After a long summer away from "Friends," the last thing many viewers want is to meet new characters on NBC's Thursday night lineup, even if one is played by Doogie Howser.
Without spoiling the "Friends" cliffhanger, let's just say the resolution will provide ample laughs. Take note of the joke/surprise gift in the opening credits of the season premiere (8 p.m. on NBC) and then prepare for answers: One couple did tie the knot in May's season finale. One of the "Friends" worries about getting a reputation for loving and leaving, others get cold feet and still another pair get into a fight during the long drive back to New York in Phoebe's taxi.
In next week's episode some of the sextet's living arrangements change, leading to misunderstandings (Rachel sings the apropos "Three's Company" theme song). There's also a knowing self-parody sequence with a wink to the audience that says, we know we're treading dangerously close to soap opera.
"Friends" was in top form last season and deserved the Emmy for best comedy more than "Ally McBeal." Judging by the first two episodes of the new season, "Friends" should have another shot at the Emmy next year.
"Chicago Hope" (9 p.m., CBS)
Like a terminal patient given hope by a new disease-fighting drug, CBS attempts to resuscitate "Chicago Hope" in tonight's season premiere written by series creator David E. Kelley.
It partially succeeds.
Kelley returned last spring to the show he created in 1994, writing the season finale that saw the return of Dr. Jeffrey Geiger (Mandy Patinkin), who fired half the hospital's staff as its new board chairman. That episode also introduced Dr. Gina Simon (Carla Gugino), a neurosurgeon.
Additional newcomers include Lauren Holly as plastic surgeon Dr. Jeremy Hanlon and Barbara Hershey as thoracic surgeon Dr. Francesca Alberghetti, referred to by the ever-abrasive Geiger as "another pizza-sucking peasant."
With a re-orchestrated theme song, "Chicago Hope" smartly refocuses on medicine and outrageous cases and their ethical ramifications (a Catholic priest's penis is bitten off; does he really need erectile function?).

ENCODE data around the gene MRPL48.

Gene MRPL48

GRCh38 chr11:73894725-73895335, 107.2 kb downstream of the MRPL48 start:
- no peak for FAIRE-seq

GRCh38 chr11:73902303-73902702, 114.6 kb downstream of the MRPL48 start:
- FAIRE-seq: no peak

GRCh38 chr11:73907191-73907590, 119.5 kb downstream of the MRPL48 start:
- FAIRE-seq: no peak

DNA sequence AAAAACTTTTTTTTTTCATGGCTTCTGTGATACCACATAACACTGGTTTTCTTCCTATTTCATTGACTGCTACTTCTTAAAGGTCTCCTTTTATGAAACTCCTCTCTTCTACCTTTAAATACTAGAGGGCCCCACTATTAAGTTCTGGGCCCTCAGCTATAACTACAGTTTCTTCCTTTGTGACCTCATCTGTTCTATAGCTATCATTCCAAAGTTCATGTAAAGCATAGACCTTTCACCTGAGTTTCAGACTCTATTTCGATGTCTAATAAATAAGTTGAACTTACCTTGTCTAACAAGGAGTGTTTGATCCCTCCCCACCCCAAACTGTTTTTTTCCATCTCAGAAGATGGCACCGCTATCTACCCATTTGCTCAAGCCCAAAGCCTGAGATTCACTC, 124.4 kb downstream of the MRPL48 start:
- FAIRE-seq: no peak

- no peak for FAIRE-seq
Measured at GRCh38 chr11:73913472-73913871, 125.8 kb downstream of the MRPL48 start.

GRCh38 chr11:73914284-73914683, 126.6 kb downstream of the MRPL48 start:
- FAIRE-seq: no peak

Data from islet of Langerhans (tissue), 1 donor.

But the episode fails to tell viewers much about the new characters. Holly seems to fit comfortably, if only because she was a series regular on Kelley's "Picket Fences," but Hershey is unimpressive in an underwritten role.
Long-time viewers will appreciate the return of Dr. Geiger's daughter, Alicia (Jessica Stone), whom he adopted when hospital lawyer Alan Birch (former series regular Peter MacNicol) was murdered in season two. And Alan Rosenberg returns in a guest starring role, again playing hospital attorney Stu Brickman.
Will "Chicago Hope" survive creatively let alone in the ratings given its tough new time slot? The next few weeks will tell as the new characters come into focus. I give the patient a 50-50 chance.
"Stark Raving Mad" (9:30 p.m., NBC)
If you're like me, you're waiting for the day NBC puts something decent between "Frasier" and "ER."
After tonight, we'll still be waiting.
Neil Patrick Harris ("Doogie Howser, M.D.") proves to be a skilled comedian, especially when performing physical comedy. But he's the only reason to watch this sitcom with a one-joke situation.
It's a sure sign "Stark Raving Mad" is in trouble when there's time in the pilot for a musical montage. A pilot should spend that time giving depth to characters viewers meet for the first time, but in this case, the characters are entirely one-dimensional.